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Television anchor shot dead outside his home in Honduras

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New York, August 19, 2014 -- The Committee to Protect Journalists condemns the murder of broadcast journalist Nery Francisco Soto Torres in Honduras on Thursday and calls on authorities to launch a full investigation, determine the motive, and bring those responsible to justice.

Soto was shot dead at about 9:30 p.m. by gunmen waiting outside his home in the town of Olanchito in Yoro state, according to news reports. He had returned home early from Canal 23, where he hosted a news program, because of a power outage, according to news reports. Soto was also the co-producer of the program "Cuarto Poder" (Fourth Estate) on Radio Full FM.

The Honduran daily La Prensa said local journalists had questioned whether Soto's recent reporting for Canal 23 on issues including the widespread and frequent power outages in Olanchito, which is a sensitive subject for government figures and electric companies, could be tied to the crime. However, two local journalists who were friends of Soto and who asked to remain anonymous for fear of reprisal, told CPJ that all media outlets in Olanchito had reported on the electricity problems, and said they did not think that it would have led to someone ordering his murder.

The two journalists said that Soto was well-liked and respected, and that he was careful not to be confrontational or to cross any lines in his reporting. Both journalists told CPJ that the local press were baffled by the crime and that they were questioning the motive behind it. One journalist said one of the hypotheses was that Soto's murder was a message to Canal 23 because other journalists at the station had reported critically on sensitive issues such as corruption and organized crime. Another theory was that the gunmen had confused Soto with another journalist who was his neighbor and resembled him, the two reporters told CPJ. Neither journalist had ever heard Soto say he had received threats.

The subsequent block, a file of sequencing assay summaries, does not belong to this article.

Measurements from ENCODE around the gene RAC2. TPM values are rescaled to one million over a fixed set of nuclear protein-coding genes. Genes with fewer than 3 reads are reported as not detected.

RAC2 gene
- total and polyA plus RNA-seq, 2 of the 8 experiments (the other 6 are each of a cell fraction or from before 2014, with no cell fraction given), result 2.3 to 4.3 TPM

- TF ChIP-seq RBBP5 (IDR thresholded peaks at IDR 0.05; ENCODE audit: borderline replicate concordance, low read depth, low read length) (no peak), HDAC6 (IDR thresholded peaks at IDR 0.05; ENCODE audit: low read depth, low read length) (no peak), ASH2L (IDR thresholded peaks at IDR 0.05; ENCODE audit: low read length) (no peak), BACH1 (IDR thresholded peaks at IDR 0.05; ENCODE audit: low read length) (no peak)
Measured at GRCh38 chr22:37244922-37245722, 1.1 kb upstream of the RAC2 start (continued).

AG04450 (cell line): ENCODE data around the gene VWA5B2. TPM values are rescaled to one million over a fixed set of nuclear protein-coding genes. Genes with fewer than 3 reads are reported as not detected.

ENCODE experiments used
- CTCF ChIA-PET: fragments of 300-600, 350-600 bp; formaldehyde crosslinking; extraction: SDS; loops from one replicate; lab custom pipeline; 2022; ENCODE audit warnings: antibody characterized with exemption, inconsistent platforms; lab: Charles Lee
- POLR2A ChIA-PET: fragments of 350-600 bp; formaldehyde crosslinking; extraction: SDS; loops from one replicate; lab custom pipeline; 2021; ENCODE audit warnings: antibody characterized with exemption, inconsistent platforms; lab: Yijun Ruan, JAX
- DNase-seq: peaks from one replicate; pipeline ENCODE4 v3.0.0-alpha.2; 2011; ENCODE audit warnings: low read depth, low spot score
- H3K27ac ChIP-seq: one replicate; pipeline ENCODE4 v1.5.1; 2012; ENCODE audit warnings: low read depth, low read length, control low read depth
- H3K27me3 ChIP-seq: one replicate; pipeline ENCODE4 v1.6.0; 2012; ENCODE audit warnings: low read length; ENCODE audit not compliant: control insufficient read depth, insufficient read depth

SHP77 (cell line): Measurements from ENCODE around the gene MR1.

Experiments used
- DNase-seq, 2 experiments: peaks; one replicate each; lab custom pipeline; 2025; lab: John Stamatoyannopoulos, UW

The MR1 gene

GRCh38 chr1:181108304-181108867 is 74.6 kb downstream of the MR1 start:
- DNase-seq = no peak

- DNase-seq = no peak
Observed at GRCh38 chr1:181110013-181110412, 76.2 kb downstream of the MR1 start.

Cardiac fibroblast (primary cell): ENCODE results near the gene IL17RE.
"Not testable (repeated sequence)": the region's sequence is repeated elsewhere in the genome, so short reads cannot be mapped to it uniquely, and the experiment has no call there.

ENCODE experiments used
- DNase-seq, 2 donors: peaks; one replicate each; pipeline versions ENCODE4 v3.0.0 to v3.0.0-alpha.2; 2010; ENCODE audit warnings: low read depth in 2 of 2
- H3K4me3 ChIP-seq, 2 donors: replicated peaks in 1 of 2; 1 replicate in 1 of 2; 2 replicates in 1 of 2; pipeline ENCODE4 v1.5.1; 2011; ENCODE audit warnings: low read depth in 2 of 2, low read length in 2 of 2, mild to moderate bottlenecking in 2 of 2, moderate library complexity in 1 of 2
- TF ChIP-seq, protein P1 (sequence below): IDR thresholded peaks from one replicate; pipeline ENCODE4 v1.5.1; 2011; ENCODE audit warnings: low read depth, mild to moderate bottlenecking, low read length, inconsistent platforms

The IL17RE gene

Local authorities said they had ruled out robbery as a possible motive, but they did not believe the crime was related to Soto's reporting, according to news reports.

A climate of violence and widespread impunity has made Honduras one of the most dangerous countries in the region in recent years, according to CPJ research. Members of the Honduran press have repeatedly faced attacks and intimidation, particularly journalists who cover sensitive topics such as drug trafficking, government corruption, and land conflicts. Faulty and negligent investigations have made it difficult to determine the motives in the murders of journalists, according to CPJ research.

"Authorities must fully investigate the murder of Nery Francisco Soto Torres, including the possibility of a link to his reporting, and bring those responsible to justice," said CPJ Deputy Director Robert Mahoney. "The fact that the murders of reporters are seldom solved in Honduras, and the motives never established, has created a climate of widespread fear among journalists and weakened the ability of the press to report on sensitive issues."

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